Kirmizialtin Lab

Molecular thermal motions play an essential role in many functionally important biochemical processes such as allosteric transitions, ion permeation through channels, or folding of proteins and nucleic acids. Knowledge of functionally important molecular motions has important implications in medicine and nanotechnology, in addition to providing insights into understanding life.

Conformational change of HIVRT, an enzyme responsible for DNA synthesis in HIV virus, when an incoming nucleotide binds to the growing DNA strand.

To achieve this goal Kirmizialtin’s lab is using Molecular Dynamics (MD) Simulations. MD is one of the most powerful theoretical approaches to study the structure, molecular interactions and resulted dynamics in a unified framework. However, the timescale of the biological processes are orders of magnitude longer than the timescales accessible to straightforward MD Simulations. To overcome the time scale gap between simulations and experiments, Kirmizialtin’s lab focuses on developing novel computational methods to extend the timescales of MD simulations.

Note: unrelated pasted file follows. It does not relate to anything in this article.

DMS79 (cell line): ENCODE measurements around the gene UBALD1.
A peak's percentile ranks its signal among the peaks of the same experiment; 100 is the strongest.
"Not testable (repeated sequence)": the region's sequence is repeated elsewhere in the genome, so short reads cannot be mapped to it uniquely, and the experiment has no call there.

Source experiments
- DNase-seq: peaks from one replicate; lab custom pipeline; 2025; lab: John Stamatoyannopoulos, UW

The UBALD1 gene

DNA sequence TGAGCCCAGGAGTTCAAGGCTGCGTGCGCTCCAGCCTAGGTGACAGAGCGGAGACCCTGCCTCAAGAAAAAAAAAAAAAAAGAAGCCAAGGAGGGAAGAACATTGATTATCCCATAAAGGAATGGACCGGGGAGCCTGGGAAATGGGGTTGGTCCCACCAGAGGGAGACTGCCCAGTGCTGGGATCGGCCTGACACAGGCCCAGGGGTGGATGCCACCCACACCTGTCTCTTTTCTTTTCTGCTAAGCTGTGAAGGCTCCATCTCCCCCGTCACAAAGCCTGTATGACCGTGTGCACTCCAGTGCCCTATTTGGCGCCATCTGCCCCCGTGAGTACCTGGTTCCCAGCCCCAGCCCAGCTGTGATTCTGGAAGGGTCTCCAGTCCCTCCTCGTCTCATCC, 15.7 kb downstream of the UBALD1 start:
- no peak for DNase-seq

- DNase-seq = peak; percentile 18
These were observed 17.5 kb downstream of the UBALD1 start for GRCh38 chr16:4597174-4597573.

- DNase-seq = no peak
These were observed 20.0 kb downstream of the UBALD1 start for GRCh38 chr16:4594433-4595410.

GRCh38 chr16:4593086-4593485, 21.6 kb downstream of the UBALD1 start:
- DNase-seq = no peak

Another direction in Kirmizialtin lab is to integrate computer simulations and experiments to study the complex biomolecular machinery. Using the restraints coming from experiments such as Cryo-EM, SAXS, and NMR Kirmizialtin lab is developing computational tools and methods using path sampling, metadynamics, and machine learning to help to sample conformations more effectively and guide MD simulations toward the direction where it meets with the experimental signal, providing more accurate description of physical processes and allowing atomic level visualization of the experimental data.

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Principal Investigator

Serdal Kirmizialtin
Assistant Professor of Chemistry